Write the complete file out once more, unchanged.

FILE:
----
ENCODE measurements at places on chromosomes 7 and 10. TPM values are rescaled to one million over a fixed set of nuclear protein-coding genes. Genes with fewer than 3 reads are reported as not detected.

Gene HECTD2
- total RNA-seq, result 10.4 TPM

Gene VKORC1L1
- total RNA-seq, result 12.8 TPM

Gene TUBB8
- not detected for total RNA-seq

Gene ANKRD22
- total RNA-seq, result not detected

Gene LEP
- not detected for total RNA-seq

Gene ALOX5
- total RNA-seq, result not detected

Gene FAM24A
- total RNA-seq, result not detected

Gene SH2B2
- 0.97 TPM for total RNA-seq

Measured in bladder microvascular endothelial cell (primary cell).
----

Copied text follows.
ENCODE measurements at places on chromosomes 7 and 10. TPM values are rescaled to one million over a fixed set of nuclear protein-coding genes. Genes with fewer than 3 reads are reported as not detected.

Gene HECTD2
- total RNA-seq, result 10.4 TPM

Gene VKORC1L1
- total RNA-seq, result 12.8 TPM

Gene TUBB8
- not detected for total RNA-seq

Gene ANKRD22
- total RNA-seq, result not detected

Gene LEP
- not detected for total RNA-seq

Gene ALOX5
- total RNA-seq, result not detected

Gene FAM24A
- total RNA-seq, result not detected

Gene SH2B2
- 0.97 TPM for total RNA-seq

Measured in bladder microvascular endothelial cell (primary cell).